Brain Game Tennis Blog

Learn tennis strategy, read analysis of pro matches, and more from the Brain Game Tennis blog. All posts are written by ATP tennis strategy coach & analyst, Craig O'Shannessy.

G’day! It’s a very rare occurrence in recent times in the men’s game when we get a brand new Grand Slam champion. Today is one of those days! I looked through several metrics for both Alexander Zverev and Dominic Thiem in New York the past couple of weeks as well as their rivalry to highlight
Six points out of every 10 will finish with Daniil Medvedev and Dominic Thiem hitting a MAXIMUM of just two balls in the court in their semi-final of the US Open in New York this evening. That’s either no balls in the court (double fault) or one or two for either player. Happening. Whoever wins
G’day, Arthur Ashe Stadium is the biggest tennis stadium in the world, seating 23,771 fans. That’s a lot of humanity all gathered together to watch a tennis match! It opened in 1997 with a cost of $254 million, and a roof was added in 2016 for $150 million, which was part of a $550 million
G’day, Simona Halep played the match of her life to defeat Serena Williams 6-2, 6-2 in the 2019 Wimbledon Women’s Final. Right from the first minute, you could sense that Simona was “on” and Serena was not. I broke down the final on the Wimbledon Channel right after the match. That video is below. Here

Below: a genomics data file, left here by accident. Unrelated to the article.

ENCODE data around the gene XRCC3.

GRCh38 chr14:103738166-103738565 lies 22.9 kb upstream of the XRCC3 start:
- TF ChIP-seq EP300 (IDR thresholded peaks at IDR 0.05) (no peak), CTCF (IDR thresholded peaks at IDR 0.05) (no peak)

G’day, Last week I posted a two-minute clip of me hitting backhands under the title “It’s time to fix my backhand. Your thoughts?” I received 111 responses 👀👀👀. Thanks to each and every one of you for taking the time to offer feedback. They are all posted below. Some are more positive than others, and
G’day, I grew up playing on the amazing grasscourts in Albury, Australia as a junior. That’s a pic below. 👇 To succeed on these courts you need a decent serve, solid volleys, a penetrating forehand, and a wicked backhand slice. A topspin backhand really was not required, therefore coming over my backhand has always been
DIRTBALLER HOME PAGE DIRTBALLER VIDEO G’day, Let’s cut to the chase… You want to win more matches now that tennis is starting to be played again. More W’s. Less L’s. The pandemic took away your tennis but you are now starting to get back on court a little. There are many things to work on (serving,
G’day, The singles baseline is 27 feet (8.23m) across. That’s substantial. It is a lot of territory to cover when your opponent is looking to attack you. That’s a lot of running to do if you hit the ball to the wrong part of the court and open up angles to be attacked. In The
G’day, The majority of points are built through the Ad court directed towards a right hander’s backhand. You play to the backhand much more than the forehand at the beginning of a point because you are less likely to get hurt off that wing. In the 25 Golden Rules of Singles Strategy, I talk about
G’day, I want to give you a sneak peek of what’s under the hood of the 25 Golden Rules of Singles Strategy. Rule #3 introduces the concept of the powerful Serve +1 strategy. This terminology was first introduced in this course back in 2014 and it has now become mainstream as players, coaches, and commentators